Wilber Explores Electric Vehicles in Rwanda

Wilber Explores Electric Vehicles in Rwanda

Michelle Wilber joined a delegation of Alaska energy specialists to attend the Institute of Electrical and Electronic Engineers’ Power Africa conference in Kigali, Rwanda, in August. 

Wilber presented a paper titled "A Global Daily Solar Photovoltaic Load Coverage Factor Map for Passenger Electric Vehicles.” The paper analyzed the ability of 1 kW of solar photovoltaics to cover daily driving of a passenger electric vehicle across the globe given the local temperatures and solar resource.  

During the conference, Wilber also chaired a paper session on off-grid systems and was invited to participate in the two-day 2022 Global Energy Access Innovation Workshop in association with the event. 

“This was an amazing opportunity to compare and contrast the power system and electrification needs of Alaska with those in the rest of the world, and to explore what it will take to bring about a globally just and beneficial energy transition,” said Wilber. “Some opportunities, like electrifying transportation and implementing solar microgrids, are universal, and some things, like electrifying heat or clean cooking, are more specific challenges to various locales. We all have things to learn from each other.”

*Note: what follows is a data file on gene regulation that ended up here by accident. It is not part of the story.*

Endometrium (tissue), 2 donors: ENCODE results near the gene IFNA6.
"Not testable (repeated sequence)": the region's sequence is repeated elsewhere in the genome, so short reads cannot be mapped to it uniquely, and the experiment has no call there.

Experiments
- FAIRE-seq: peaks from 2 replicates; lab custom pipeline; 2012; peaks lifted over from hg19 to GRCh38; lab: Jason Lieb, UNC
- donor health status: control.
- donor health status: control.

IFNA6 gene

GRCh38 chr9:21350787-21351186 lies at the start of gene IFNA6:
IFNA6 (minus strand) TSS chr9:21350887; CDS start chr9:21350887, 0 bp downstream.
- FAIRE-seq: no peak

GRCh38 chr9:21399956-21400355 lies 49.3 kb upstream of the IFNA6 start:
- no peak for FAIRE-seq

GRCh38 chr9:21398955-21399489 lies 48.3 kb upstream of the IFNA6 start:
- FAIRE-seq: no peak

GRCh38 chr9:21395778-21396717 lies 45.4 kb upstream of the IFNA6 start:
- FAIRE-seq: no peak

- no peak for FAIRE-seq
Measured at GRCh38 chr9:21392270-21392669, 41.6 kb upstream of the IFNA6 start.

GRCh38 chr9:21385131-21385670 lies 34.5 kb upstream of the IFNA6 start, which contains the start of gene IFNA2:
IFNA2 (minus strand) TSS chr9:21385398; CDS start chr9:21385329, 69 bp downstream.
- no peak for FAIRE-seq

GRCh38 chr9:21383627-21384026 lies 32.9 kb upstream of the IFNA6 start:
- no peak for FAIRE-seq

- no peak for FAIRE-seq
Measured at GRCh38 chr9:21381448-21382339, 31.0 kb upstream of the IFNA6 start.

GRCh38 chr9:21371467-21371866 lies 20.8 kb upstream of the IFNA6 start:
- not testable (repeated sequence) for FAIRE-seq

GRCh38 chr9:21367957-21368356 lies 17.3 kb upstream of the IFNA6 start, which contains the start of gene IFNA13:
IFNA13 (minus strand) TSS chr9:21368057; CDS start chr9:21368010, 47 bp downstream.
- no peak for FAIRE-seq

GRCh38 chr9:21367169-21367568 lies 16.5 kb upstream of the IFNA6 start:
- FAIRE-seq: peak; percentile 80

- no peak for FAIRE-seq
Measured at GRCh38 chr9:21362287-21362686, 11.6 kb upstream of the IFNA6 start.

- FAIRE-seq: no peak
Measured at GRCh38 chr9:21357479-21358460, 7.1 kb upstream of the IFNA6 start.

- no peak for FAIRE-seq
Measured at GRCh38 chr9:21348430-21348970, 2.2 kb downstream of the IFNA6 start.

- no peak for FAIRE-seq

In an example of knowledge sharing, Rwanda company Ampersand is working with local motorcycle taxi drivers to provide a cost-effective battery-swapping service for electric motorcycles. While battery swapping has not yet proved tenable for cars, Wilber feels this model has application in Alaska for other smaller vehicles such as side-by-sides, 4-wheelers or snowmachines, if for no other reason than that a removable battery could be brought inside a warm space when parked. 

“Swappable batteries also allow for battery charging at optimal times to support the power grid, even if the vehicle is in use at that time," added Wilber.


Michelle Wilber speaks with a representative of Ampersand about rechargeable motorcycle battery swapping programs. Photo courtesy of Wilber.